Electronic Thesis and Dissertation Repository

Degree

Doctor of Philosophy

Program

Statistics and Actuarial Sciences

Supervisor

Bruce L. Jones

Abstract

Multi-state models are widely used in actuarial science because that they provide a convenient way of representing changes in people's statuses. Calculations are easy if one assumes that the model is a Markov chain. However, the memoryless property of a Markov chain is rarely appropriate.

This thesis considers several mixtures of Markov chains to capture the heterogeneity of people's mortality rates, morbidity rates, recovery rates, and ageing speeds. This heterogeneity may be the result of unobservable factors that affect individuals' health. The focus of this thesis is on investigating the behaviours of intensities of the observable transitions in the mixture models and assessing the applicability of the models.

We first investigate the disability process. Using a mixture model allows the future of the process to be dependent on by its history. We use mixtures of Markov chains with appropriate assumptions to investigate how the intensities of these processes depend on their histories.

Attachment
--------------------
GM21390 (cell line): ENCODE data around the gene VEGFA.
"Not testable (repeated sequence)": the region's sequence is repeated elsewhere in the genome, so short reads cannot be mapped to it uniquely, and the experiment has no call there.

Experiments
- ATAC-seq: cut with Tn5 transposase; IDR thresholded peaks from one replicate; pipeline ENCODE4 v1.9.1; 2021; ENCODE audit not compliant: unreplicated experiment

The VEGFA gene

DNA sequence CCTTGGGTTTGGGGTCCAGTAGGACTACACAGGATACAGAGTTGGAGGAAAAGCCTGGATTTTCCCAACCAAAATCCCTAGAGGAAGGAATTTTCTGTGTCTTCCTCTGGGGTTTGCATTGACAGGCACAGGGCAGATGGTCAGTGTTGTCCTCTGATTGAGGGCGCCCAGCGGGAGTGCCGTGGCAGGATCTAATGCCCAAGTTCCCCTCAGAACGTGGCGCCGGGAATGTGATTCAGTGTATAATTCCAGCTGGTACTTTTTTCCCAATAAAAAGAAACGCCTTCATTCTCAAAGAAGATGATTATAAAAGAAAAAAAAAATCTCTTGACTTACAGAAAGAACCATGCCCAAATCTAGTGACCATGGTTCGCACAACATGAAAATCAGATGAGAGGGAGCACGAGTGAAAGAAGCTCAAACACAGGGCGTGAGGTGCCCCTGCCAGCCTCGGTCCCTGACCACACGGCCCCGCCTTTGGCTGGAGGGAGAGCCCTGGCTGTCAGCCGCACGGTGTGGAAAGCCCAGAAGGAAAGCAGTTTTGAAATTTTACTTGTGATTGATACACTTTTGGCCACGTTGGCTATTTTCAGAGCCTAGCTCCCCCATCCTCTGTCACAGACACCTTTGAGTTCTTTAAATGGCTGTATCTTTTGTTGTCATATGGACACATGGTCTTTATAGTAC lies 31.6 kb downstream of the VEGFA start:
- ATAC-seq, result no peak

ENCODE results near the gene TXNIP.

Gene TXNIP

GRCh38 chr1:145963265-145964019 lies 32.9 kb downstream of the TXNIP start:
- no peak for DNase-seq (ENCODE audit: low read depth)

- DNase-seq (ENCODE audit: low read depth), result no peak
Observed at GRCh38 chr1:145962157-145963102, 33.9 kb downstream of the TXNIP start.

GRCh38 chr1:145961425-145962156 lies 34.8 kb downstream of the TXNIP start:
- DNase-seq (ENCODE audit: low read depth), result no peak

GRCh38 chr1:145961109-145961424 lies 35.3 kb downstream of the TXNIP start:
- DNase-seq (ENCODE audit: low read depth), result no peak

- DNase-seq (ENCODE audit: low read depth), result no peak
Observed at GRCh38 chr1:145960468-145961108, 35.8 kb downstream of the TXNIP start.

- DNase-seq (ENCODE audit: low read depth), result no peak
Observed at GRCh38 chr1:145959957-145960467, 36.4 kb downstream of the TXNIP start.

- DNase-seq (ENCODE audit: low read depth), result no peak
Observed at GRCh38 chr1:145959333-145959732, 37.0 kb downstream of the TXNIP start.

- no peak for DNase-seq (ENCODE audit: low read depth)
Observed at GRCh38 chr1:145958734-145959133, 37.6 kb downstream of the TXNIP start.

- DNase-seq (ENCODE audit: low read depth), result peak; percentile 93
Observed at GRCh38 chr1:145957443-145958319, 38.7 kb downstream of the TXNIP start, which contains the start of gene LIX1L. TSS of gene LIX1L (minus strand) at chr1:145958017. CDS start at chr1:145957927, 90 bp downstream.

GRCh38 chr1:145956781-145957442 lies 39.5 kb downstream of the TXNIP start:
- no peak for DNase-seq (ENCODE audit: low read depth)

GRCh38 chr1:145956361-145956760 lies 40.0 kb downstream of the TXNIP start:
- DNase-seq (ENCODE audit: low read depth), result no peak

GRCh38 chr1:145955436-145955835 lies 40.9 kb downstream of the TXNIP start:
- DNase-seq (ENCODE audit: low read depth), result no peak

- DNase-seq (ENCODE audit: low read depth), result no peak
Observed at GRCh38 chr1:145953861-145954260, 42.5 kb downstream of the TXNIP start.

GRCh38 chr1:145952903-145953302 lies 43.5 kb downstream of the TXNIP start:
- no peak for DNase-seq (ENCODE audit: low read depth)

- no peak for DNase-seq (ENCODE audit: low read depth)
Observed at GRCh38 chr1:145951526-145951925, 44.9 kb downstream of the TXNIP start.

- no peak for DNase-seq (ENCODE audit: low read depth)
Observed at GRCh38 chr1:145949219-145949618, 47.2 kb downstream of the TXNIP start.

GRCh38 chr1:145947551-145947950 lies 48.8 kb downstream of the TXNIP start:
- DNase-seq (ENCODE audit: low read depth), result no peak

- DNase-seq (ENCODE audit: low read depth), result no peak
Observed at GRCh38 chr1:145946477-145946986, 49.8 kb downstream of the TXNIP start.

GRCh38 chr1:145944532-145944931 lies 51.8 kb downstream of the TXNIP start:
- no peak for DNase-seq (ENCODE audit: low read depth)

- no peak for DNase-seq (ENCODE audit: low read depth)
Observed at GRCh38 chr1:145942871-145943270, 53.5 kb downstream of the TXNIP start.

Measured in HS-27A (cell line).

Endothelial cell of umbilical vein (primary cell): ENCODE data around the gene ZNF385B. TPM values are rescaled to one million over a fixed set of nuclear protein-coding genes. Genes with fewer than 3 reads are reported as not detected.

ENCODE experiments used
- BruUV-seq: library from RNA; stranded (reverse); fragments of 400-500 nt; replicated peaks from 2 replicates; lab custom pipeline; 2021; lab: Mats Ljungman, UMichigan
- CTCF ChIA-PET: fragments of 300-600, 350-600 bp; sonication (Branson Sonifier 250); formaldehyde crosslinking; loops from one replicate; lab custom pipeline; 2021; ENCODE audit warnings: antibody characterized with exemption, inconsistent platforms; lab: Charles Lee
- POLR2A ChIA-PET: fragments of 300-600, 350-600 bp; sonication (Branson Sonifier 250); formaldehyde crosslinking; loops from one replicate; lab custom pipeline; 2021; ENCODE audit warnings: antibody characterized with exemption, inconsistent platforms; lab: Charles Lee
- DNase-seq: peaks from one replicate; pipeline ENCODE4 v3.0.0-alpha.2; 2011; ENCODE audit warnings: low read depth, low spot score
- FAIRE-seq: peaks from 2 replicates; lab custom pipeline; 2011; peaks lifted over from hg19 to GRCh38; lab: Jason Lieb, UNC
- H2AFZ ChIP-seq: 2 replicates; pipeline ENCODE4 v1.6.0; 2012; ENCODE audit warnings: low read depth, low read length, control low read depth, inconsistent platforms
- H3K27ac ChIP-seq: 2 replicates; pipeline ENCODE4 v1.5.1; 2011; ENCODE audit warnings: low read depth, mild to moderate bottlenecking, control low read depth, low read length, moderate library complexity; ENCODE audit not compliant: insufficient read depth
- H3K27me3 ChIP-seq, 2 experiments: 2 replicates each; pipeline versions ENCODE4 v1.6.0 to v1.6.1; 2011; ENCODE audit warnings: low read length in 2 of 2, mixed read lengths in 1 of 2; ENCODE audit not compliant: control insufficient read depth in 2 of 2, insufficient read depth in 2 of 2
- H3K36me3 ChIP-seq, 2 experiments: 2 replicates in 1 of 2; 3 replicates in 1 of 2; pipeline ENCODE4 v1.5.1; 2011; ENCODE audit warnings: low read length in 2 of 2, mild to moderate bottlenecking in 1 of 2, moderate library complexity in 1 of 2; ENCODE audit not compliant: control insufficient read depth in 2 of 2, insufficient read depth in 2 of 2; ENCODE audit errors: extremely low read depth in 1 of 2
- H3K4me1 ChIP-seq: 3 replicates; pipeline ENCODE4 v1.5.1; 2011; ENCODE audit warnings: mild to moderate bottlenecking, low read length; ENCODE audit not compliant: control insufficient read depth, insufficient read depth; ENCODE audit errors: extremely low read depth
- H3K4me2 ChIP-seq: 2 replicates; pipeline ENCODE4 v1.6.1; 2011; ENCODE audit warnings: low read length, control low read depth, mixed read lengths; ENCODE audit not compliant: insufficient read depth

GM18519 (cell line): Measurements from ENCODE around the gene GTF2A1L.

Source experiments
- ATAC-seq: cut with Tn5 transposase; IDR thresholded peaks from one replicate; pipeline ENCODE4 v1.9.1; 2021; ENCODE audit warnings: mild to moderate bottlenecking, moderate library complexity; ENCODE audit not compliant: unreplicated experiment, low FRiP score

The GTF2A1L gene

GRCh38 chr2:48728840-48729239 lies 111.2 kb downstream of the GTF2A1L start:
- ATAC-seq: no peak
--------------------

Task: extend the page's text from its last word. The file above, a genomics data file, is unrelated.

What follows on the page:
We next explore an approach of using mixtures of Markov chains to model the dependence of two lifetimes. The mixture models allow the history of survivorship to affect future survival probabilities, which indicates a non-Markov behaviour. We discuss a simple mixture of two four-state Markov chains and a generalized mixture model.

Finally, we model the physiological ageing process by using mixtures. The traditional physiological ageing process assumes a homogeneous ageing speed. In fact, the ageing speed of each individual is characterized by his/her own health status. Using mixture models allows the process to reflect health status differences.


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